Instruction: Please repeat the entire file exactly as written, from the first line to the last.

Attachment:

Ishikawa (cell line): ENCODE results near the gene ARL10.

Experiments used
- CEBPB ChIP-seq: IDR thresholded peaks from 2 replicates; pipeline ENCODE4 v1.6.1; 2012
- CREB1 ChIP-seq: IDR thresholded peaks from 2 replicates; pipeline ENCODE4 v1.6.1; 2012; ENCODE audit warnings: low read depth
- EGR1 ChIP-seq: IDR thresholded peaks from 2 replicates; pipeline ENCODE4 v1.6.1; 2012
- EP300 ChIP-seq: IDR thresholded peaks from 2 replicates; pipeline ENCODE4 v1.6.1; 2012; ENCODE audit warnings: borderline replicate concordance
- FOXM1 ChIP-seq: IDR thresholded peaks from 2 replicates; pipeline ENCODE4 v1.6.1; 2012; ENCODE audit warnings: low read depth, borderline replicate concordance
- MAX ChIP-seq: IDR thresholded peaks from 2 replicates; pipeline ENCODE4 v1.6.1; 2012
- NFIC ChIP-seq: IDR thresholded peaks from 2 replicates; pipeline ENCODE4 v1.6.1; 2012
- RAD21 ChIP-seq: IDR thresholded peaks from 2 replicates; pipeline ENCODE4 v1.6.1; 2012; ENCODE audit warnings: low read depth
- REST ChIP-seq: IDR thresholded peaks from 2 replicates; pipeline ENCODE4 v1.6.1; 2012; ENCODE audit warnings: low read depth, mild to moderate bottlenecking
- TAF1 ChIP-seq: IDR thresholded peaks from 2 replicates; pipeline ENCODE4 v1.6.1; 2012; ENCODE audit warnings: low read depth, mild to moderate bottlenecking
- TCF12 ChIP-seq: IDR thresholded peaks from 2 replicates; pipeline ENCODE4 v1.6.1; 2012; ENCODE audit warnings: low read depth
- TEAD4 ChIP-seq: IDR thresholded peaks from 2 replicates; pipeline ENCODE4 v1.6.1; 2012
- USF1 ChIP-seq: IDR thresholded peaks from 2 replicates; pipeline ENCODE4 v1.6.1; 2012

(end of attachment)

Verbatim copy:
Ishikawa (cell line): ENCODE results near the gene ARL10.

Experiments used
- CEBPB ChIP-seq: IDR thresholded peaks from 2 replicates; pipeline ENCODE4 v1.6.1; 2012
- CREB1 ChIP-seq: IDR thresholded peaks from 2 replicates; pipeline ENCODE4 v1.6.1; 2012; ENCODE audit warnings: low read depth
- EGR1 ChIP-seq: IDR thresholded peaks from 2 replicates; pipeline ENCODE4 v1.6.1; 2012
- EP300 ChIP-seq: IDR thresholded peaks from 2 replicates; pipeline ENCODE4 v1.6.1; 2012; ENCODE audit warnings: borderline replicate concordance
- FOXM1 ChIP-seq: IDR thresholded peaks from 2 replicates; pipeline ENCODE4 v1.6.1; 2012; ENCODE audit warnings: low read depth, borderline replicate concordance
- MAX ChIP-seq: IDR thresholded peaks from 2 replicates; pipeline ENCODE4 v1.6.1; 2012
- NFIC ChIP-seq: IDR thresholded peaks from 2 replicates; pipeline ENCODE4 v1.6.1; 2012
- RAD21 ChIP-seq: IDR thresholded peaks from 2 replicates; pipeline ENCODE4 v1.6.1; 2012; ENCODE audit warnings: low read depth
- REST ChIP-seq: IDR thresholded peaks from 2 replicates; pipeline ENCODE4 v1.6.1; 2012; ENCODE audit warnings: low read depth, mild to moderate bottlenecking
- TAF1 ChIP-seq: IDR thresholded peaks from 2 replicates; pipeline ENCODE4 v1.6.1; 2012; ENCODE audit warnings: low read depth, mild to moderate bottlenecking
- TCF12 ChIP-seq: IDR thresholded peaks from 2 replicates; pipeline ENCODE4 v1.6.1; 2012; ENCODE audit warnings: low read depth
- TEAD4 ChIP-seq: IDR thresholded peaks from 2 replicates; pipeline ENCODE4 v1.6.1; 2012
- USF1 ChIP-seq: IDR thresholded peaks from 2 replicates; pipeline ENCODE4 v1.6.1; 2012